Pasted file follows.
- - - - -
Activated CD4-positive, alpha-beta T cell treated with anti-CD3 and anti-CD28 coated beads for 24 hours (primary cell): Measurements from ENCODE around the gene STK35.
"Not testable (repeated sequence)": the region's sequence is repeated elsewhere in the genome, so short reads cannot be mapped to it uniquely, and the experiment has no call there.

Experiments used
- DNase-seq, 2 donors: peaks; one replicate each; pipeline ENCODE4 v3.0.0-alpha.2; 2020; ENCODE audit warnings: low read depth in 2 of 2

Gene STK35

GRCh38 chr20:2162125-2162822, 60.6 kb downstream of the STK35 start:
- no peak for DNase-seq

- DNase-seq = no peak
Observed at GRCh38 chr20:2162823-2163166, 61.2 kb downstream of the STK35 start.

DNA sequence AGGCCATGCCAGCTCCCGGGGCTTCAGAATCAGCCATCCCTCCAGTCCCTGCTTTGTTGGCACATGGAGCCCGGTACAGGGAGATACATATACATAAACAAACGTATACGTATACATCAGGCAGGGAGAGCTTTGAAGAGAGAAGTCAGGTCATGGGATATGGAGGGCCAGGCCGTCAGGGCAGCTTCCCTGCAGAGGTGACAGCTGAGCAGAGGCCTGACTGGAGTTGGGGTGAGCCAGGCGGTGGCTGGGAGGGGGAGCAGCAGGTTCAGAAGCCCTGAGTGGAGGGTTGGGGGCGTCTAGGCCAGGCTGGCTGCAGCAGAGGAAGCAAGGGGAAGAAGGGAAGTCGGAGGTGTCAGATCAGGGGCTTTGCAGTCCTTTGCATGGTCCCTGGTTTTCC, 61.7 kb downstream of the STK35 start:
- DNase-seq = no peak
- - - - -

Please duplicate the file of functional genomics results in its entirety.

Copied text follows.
Activated CD4-positive, alpha-beta T cell treated with anti-CD3 and anti-CD28 coated beads for 24 hours (primary cell): Measurements from ENCODE around the gene STK35.
"Not testable (repeated sequence)": the region's sequence is repeated elsewhere in the genome, so short reads cannot be mapped to it uniquely, and the experiment has no call there.

Experiments used
- DNase-seq, 2 donors: peaks; one replicate each; pipeline ENCODE4 v3.0.0-alpha.2; 2020; ENCODE audit warnings: low read depth in 2 of 2

Gene STK35

GRCh38 chr20:2162125-2162822, 60.6 kb downstream of the STK35 start:
- no peak for DNase-seq

- DNase-seq = no peak
Observed at GRCh38 chr20:2162823-2163166, 61.2 kb downstream of the STK35 start.

DNA sequence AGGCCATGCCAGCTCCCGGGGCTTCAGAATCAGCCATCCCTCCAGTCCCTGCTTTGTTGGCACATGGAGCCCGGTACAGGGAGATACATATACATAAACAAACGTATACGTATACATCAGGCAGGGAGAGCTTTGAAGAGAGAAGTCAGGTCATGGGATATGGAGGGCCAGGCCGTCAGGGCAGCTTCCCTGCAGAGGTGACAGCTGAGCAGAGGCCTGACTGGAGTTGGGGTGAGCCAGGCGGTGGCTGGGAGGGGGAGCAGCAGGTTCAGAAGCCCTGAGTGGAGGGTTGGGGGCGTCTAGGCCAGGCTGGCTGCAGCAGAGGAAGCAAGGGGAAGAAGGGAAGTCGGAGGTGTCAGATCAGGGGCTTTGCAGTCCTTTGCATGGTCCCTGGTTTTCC, 61.7 kb downstream of the STK35 start:
- DNase-seq = no peak